The third and final results that were a problem were the ones that I was dreading but I had a gut instinct all along that this was my problem, and this was why I chose to go to this doctor because he is known as ‘the fertility king’ when it comes to immune issues. There are three categories when it comes to NK cells low, borderline and high, my NK cell count was high on my results with a cytotoxicity of 27% (this is the level of killer cells)
The cells need to be under 20% for them to be calmed enough to not kill the foetus, but we finally had the answer. The consultant said that my body is a hostile and aggressive environment for a pregnancy and the reason all of my losses happened between 4-6 weeks was because it’s more than likely these killer cells were attacking.
I felt relieved in a way that I wasn’t crazy and I had done the right thing pushing for this diagnosis, but also terrified that my body will never let me carry our baby. The consultant said he would want to treat me with a complex NK cell treatment programme which involves two lines of treatment. High dose steroid protocol and also intralipid IV transfusions, this part blew my mind.
On the train to the clinic I said to my husband I just really hope I don’t need the transfusions and it’s way simpler then that, he said well you know our luck…. and here we were being show the transfusion bags. The consultant went through the full treatment program in detail which is very daunting and he told my husband how bad the side effects and process can be, which I think definitely hit home with him.
We left his office and sat in the waiting room whilst they prepared the start of my medication. I burst into tears I couldn’t hold back the stress inside my body any longer, he took my hand and said I don’t have to go through all of this if I can’t, and in that moment I was unsure about all of it. What if we try and I can’t handle the medications? What if we try and fail? How many times should we try it?
The train journey home was long and we talked the whole way, trawling through the pages of results and treatment processes and looking at all of the medication. I didn’t feel optimistic at all I could barely bring myself to even think about it all. I finally felt like I was going crazy, all I wanted was answers and now I had them I didn’t want them at all! I felt drained and beaten and most of all I hated my body right now for letting me down so badly.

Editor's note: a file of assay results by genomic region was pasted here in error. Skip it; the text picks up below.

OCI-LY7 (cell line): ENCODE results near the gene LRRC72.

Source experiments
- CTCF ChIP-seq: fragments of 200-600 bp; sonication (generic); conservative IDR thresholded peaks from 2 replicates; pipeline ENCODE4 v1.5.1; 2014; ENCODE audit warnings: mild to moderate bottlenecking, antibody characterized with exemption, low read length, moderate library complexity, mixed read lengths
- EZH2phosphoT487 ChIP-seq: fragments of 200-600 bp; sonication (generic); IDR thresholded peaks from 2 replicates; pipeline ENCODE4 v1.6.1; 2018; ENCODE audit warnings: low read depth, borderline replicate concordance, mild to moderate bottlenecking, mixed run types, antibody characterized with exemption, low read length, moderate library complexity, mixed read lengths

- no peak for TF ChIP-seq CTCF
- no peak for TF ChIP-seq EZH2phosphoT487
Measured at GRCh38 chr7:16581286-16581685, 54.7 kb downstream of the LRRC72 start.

After the 4.5 hour journey home I stepped on the doorstep and unlocked the post box to see if we had anything inside. I saw the nhs stamp on the top of a white letter and knew straight away it was the follow up letter and results of the karyotyping test from the nhs consultant, that I loathed for not listening to me.
I opened the letter, to my disbelief, it was a letter of discharge that said the nhs had found the cause of my miscarriages to be ‘unknown’ and that all they could offer me was an early scan if I was to reach 6-8 weeks of pregnancy. They never did any testing other than the karyotyping and one blood test for a clotting disorder! I have never felt anger like it I was pacing up and down the hallway crying uncontrollably because I was so frustrated.
If I never took this into my own hands and just went along with the service the nhs had offered me I would be non the wiser and just continue to have loss after loss, it makes me so sad that so many women must receive letters like this and just continue losing pregnancies and also losing time, which I think is so precious in this situation.
One positive is that the karyotyping result found us both to be chromosomally normal and that does mean that we could have a child that is biologically ours one day even if my body can’t be the one to carry it.
It’s a lot to take in isn’t it, I’m sure your mind is as blown as mine, I need time to process it all and to build some emotional strength before I know what happens next, I’m thankful for the options I have though and I will come back fighting once I’ve picked myself up off the floor.